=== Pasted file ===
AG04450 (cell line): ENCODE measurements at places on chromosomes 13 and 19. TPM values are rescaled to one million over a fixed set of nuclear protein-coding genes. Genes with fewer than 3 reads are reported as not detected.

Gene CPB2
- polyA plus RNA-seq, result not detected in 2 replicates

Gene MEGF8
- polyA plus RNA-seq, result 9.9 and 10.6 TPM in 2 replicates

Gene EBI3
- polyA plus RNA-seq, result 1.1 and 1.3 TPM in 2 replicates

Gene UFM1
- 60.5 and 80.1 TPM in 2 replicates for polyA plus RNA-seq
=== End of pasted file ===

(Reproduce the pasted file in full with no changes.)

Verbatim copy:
AG04450 (cell line): ENCODE measurements at places on chromosomes 13 and 19. TPM values are rescaled to one million over a fixed set of nuclear protein-coding genes. Genes with fewer than 3 reads are reported as not detected.

Gene CPB2
- polyA plus RNA-seq, result not detected in 2 replicates

Gene MEGF8
- polyA plus RNA-seq, result 9.9 and 10.6 TPM in 2 replicates

Gene EBI3
- polyA plus RNA-seq, result 1.1 and 1.3 TPM in 2 replicates

Gene UFM1
- 60.5 and 80.1 TPM in 2 replicates for polyA plus RNA-seq